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Supreme Court limits out-of-state taxes

A new ruling from the U.S. Supreme Court is good tax news for companies that operate in multiple states. The case involved a packaging company that was based in Ohio and did business in Illinois. The company had a separate Ohio-based subsidiary with an unrelated information-technology business. When the company sold the subsidiary, it had a significant capital gain. Illinois wanted to impose a tax on a part of the capital gain. It said it should

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Your business loan could mess up your estate plan

If you own a business and you plan to leave it to one of your children when you die, be aware that taking out a business loan or line of credit could affect your estate plan. The reason: Many wills that provide that a child will inherit business assets don’t specify whether the child will inherit the assets subject to any debts, or whether the child will inherit the assets free and clear and any debts

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$100 million Starbucks verdict shows danger of ‘tip pools’

A recent $100 million verdict against Starbucks for the way it required employees to participate in “tip pools” should jolt employers with all the force of a Venti extra-shot Caramel Macchiato. Tip-pool lawsuits have been filed recently not only against restaurants, but also against hotels, transportation companies, delivery services, casinos and sports facilities. Recently, many companies have been tempted to expand the number of employees who participate in tip pools. This can seem like a good

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Meet the typical homebuyer

The typical homebuyer today is 39 years old, has a household income of $74,000, searches for eight weeks, sees 10 homes, and makes a down payment of 9%, according to research conducted by Bankrate.com. Married couples constitute 62% of homebuyers, with single women accounting for 20%, single men 9% and unmarried couples 7%. (The remaining 2% of buyers were classified as “other.”) Perhaps surprisingly, only 40% of homebuyers have children under 18 living at home. Some

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Why it’s not always smart to put your house in your child’s name

Some people decide to do some “homemade” estate planning and put their house in a child’s name. They figure this will avoid probate and get the house out of their estate for tax purposes. This might be a good idea in some cases. But remember, if you give your house to your child now, any appreciation in the value of the house between now and the time it’s eventually sold will be a capital gain for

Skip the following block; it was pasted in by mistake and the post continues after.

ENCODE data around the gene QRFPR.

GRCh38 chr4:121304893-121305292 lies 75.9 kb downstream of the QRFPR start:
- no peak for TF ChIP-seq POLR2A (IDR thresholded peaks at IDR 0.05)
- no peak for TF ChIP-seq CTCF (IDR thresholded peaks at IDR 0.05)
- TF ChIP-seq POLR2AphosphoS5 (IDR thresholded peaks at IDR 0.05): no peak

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Down market prompts new types of sales for buyers

The down market in real estate has created a boomlet in two obscure types of property sales: the “short sale” and the “house swap.” A short sale is an alternative to foreclosure. If a property owner is unable to make mortgage payments, but the lender doesn’t want to go through the legal hassle of foreclosure, the owner and the lender may agree to a short sale. The property is sold, and if the sale price is

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Be careful when selling or leasing mineral rights

Congratulations – there’s oil, coal, gas, salt, gemstones, or some other valuable material under your property. But how exactly do you sell someone the right to develop it? Most sales of real estate are sales “in fee simple” – which means the buyer owns the surface of the land, the earth underneath it, and the air space above it. But it’s possible to split up these rights. In particular, it’s possible to sell the earth underneath

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Second owner of building could sue builder for defects

The second owner of a building could sue the builder for construction defects that led to the development of mold, the Iowa Supreme Court has ruled. The case involved a home that was built in 1995. In 2000, the original owners sold it to another family. The second family then discovered water damage and mold. They claimed the mold was the builder’s fault, but that the defects that caused the mold were hidden and couldn’t have

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Can a condominium ban smoking inside units?

There’s a growing trend among condominium owners to ban smoking – not just in common areas, but inside individual units and in outdoor areas as well. Bans on smoking in common areas have been around for years. But a ban on smoking in individual units is a relatively new idea – and there are many questions about its legality. Recently, an upscale 118-unit condo in Minneapolis banned all smoking within the building as well as on

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‘Family LLC’ saves a family $14million

A family-owned limited liability company saved a family $14 million in taxes, in the latest ruling from the U.S Tax Court on this technique.  With a family LLC, parents create a company and fund it with valuable assets.  Then they give their children ownership interests in the LLC.  Giving these interests triggers less gift tax than giving the underlying assets, because they are “worth” less on the open market.  That’s because outside investors would be reluctant

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